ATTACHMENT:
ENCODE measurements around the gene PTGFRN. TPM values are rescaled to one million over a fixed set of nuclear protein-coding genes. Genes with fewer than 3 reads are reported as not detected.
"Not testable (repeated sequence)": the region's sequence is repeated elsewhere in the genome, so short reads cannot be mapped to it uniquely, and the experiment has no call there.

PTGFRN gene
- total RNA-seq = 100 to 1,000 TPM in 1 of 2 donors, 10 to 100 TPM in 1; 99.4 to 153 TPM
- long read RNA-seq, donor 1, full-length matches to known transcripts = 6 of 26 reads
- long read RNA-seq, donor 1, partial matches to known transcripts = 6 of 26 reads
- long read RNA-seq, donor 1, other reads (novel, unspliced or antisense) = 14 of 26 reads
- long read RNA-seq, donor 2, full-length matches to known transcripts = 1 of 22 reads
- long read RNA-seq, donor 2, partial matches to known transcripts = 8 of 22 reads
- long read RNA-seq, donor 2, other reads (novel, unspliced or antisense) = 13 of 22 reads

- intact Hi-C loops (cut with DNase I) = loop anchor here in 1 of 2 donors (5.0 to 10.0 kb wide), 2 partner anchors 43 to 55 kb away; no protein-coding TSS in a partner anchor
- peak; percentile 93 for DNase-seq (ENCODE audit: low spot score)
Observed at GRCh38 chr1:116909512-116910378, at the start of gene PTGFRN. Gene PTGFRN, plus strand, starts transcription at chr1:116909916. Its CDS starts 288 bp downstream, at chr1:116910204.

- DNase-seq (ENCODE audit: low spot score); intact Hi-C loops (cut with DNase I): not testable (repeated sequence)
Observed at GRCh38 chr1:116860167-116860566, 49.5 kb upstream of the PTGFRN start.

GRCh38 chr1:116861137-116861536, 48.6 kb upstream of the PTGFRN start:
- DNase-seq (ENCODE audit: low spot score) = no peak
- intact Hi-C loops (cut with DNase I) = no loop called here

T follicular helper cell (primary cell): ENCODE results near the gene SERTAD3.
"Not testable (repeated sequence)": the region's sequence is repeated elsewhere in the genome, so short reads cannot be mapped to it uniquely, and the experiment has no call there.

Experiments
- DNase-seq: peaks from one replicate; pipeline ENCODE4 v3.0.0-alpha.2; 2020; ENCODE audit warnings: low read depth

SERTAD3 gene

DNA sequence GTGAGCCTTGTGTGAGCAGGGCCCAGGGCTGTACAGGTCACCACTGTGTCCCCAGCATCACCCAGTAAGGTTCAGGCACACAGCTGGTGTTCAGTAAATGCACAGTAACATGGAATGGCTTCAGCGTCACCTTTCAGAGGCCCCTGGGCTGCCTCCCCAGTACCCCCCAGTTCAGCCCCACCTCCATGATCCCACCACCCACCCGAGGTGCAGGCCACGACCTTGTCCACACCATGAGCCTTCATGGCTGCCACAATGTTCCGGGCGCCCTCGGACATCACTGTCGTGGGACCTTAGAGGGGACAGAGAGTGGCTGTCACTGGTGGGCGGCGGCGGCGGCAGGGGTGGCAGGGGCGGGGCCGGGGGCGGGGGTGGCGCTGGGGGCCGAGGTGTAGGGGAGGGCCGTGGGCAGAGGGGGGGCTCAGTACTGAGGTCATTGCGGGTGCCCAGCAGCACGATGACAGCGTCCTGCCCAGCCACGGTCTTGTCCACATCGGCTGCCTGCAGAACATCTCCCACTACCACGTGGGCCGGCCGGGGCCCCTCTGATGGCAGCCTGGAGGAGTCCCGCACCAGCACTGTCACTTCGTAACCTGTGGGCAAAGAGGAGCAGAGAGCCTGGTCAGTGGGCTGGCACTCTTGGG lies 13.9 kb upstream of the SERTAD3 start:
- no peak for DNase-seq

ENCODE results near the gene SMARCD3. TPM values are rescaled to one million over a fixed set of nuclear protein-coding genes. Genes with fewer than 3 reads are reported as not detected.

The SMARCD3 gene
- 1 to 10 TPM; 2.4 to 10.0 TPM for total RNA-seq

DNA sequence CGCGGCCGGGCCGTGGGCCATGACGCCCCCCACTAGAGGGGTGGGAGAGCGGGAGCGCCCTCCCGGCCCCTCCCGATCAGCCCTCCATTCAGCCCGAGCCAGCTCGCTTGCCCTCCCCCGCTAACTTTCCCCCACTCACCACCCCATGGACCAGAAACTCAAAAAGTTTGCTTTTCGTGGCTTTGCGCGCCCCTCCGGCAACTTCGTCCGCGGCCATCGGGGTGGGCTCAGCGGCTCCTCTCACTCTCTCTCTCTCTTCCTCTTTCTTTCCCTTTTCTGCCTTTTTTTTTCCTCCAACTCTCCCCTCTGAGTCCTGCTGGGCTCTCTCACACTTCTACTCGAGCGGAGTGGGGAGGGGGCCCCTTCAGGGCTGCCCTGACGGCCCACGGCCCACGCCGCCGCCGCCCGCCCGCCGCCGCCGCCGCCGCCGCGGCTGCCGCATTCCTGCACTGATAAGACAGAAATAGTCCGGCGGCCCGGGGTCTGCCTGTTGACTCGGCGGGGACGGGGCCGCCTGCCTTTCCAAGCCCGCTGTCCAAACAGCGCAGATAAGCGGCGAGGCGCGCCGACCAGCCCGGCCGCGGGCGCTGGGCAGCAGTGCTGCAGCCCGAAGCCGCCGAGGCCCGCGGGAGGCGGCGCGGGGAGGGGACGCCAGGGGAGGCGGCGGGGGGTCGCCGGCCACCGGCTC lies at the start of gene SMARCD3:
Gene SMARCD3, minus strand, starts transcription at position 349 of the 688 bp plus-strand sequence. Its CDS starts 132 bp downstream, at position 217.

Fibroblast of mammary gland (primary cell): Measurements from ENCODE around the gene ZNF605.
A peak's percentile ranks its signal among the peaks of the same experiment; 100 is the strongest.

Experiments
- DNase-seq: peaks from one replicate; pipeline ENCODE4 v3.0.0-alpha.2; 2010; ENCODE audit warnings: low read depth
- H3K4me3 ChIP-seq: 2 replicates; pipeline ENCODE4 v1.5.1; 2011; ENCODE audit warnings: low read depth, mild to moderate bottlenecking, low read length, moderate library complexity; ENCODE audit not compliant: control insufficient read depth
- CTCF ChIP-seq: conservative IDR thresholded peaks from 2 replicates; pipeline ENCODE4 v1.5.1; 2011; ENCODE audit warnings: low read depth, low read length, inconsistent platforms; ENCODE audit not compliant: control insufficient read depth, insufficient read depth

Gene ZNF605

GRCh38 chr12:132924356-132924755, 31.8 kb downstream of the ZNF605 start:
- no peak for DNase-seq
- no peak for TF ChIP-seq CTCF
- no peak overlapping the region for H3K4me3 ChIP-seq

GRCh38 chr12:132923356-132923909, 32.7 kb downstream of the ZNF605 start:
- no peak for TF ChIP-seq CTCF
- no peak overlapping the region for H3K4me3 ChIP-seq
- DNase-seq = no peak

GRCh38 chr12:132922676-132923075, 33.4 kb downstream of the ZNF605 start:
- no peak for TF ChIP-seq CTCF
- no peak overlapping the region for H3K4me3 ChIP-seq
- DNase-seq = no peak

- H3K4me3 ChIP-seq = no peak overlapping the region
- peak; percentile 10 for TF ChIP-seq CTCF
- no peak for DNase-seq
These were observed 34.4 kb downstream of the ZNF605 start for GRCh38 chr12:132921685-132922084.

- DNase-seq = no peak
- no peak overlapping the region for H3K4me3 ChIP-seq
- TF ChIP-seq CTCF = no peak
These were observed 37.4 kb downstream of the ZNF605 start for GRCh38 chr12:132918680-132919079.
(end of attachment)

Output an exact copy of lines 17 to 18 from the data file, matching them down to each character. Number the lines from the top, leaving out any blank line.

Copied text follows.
- DNase-seq (ENCODE audit: low spot score) = no peak
- intact Hi-C loops (cut with DNase I) = no loop called here